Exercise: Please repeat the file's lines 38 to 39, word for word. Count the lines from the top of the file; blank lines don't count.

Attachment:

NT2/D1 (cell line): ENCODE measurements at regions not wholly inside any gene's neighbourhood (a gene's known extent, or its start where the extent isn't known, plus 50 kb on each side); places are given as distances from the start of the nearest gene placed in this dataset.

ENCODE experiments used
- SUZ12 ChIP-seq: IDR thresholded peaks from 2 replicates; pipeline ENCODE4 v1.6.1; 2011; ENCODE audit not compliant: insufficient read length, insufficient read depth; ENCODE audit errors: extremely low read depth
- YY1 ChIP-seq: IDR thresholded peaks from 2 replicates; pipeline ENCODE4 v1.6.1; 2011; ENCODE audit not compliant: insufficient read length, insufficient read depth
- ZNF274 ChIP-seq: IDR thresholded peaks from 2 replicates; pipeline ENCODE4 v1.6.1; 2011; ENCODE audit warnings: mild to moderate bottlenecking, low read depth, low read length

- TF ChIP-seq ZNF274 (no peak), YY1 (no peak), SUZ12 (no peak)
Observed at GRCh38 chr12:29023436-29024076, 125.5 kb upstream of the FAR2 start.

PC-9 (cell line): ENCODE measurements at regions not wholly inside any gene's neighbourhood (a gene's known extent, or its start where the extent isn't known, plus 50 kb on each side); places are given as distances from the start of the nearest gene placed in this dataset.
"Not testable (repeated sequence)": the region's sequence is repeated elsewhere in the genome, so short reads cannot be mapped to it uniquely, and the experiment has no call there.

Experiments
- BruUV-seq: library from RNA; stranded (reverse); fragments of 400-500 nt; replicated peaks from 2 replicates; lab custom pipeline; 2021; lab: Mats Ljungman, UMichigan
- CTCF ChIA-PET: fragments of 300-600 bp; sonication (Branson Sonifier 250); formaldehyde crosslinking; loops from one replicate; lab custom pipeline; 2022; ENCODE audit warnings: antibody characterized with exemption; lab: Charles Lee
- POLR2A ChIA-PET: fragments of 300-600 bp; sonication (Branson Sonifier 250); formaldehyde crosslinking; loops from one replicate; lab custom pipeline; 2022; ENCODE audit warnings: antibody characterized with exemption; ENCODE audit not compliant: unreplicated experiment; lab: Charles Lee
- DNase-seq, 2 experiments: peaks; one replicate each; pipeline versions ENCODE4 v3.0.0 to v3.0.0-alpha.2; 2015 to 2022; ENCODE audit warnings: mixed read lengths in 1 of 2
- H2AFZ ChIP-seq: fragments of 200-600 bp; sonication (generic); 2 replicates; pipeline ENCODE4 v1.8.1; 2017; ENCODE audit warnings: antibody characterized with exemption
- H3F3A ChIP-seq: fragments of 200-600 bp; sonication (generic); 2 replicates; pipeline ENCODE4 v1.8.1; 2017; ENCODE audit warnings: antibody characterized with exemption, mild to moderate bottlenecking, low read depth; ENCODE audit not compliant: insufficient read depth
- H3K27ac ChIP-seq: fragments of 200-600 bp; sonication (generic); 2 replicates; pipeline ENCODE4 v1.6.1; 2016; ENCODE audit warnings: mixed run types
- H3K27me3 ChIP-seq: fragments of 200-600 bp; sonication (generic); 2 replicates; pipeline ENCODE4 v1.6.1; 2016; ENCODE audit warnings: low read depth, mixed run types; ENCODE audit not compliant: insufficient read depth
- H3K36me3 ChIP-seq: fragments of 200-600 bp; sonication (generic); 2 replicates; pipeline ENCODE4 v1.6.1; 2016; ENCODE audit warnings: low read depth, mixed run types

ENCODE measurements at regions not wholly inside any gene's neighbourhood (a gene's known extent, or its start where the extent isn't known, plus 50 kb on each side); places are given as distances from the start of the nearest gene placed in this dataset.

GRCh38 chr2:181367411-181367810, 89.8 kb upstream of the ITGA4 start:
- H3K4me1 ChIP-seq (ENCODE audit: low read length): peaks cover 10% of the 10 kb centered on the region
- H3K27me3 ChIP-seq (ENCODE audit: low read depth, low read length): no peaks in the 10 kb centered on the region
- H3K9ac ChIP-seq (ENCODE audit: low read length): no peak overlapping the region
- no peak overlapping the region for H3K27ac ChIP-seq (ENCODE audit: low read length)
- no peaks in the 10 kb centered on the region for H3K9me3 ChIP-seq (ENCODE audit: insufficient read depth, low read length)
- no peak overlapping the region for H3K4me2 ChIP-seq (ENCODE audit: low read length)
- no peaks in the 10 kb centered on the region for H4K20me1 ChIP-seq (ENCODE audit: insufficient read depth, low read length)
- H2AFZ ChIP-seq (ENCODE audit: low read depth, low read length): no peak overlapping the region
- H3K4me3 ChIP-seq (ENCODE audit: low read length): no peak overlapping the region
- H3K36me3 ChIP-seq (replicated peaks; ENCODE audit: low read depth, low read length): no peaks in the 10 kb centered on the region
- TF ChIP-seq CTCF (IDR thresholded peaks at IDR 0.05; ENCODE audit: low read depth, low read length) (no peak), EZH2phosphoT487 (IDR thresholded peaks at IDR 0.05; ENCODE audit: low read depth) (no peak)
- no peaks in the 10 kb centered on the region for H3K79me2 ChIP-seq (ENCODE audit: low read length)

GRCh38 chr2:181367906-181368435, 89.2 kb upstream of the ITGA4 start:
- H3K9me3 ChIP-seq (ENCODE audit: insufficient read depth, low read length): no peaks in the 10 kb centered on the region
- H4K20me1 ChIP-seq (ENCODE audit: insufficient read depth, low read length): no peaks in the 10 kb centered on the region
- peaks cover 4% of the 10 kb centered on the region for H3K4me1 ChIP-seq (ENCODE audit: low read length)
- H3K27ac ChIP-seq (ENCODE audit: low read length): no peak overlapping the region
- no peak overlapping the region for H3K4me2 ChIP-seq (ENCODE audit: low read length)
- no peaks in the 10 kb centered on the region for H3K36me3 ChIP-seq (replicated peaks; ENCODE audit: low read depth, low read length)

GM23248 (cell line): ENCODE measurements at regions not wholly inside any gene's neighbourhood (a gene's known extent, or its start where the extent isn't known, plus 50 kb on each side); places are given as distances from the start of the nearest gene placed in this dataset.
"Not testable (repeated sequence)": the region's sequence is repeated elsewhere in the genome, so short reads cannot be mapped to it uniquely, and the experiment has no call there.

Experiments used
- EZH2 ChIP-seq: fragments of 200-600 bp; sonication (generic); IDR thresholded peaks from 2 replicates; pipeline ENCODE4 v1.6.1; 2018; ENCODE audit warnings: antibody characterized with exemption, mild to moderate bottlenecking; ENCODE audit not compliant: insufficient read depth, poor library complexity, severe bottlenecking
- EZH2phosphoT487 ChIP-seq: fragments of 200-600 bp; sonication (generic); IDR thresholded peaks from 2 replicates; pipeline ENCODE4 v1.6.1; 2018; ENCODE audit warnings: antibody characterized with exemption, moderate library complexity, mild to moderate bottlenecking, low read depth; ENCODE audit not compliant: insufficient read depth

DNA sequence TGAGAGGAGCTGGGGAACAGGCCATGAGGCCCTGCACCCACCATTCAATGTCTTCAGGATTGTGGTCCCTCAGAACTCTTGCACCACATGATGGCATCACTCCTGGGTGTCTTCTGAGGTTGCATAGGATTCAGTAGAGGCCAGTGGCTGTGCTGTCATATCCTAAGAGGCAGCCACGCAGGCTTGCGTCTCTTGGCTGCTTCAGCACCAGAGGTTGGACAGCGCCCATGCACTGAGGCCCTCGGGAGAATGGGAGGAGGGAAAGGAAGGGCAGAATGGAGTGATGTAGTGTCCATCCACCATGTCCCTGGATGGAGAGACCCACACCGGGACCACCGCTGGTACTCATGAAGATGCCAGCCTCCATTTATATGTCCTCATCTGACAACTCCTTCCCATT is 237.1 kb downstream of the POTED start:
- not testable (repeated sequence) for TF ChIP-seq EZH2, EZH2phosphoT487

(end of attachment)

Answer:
- H3K27ac ChIP-seq (ENCODE audit: low read length): no peak overlapping the region
- no peak overlapping the region for H3K4me2 ChIP-seq (ENCODE audit: low read length)